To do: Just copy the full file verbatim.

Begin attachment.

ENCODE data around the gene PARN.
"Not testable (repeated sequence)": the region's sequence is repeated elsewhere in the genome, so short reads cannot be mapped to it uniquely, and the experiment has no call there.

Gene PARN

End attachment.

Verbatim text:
ENCODE data around the gene PARN.
"Not testable (repeated sequence)": the region's sequence is repeated elsewhere in the genome, so short reads cannot be mapped to it uniquely, and the experiment has no call there.

Gene PARN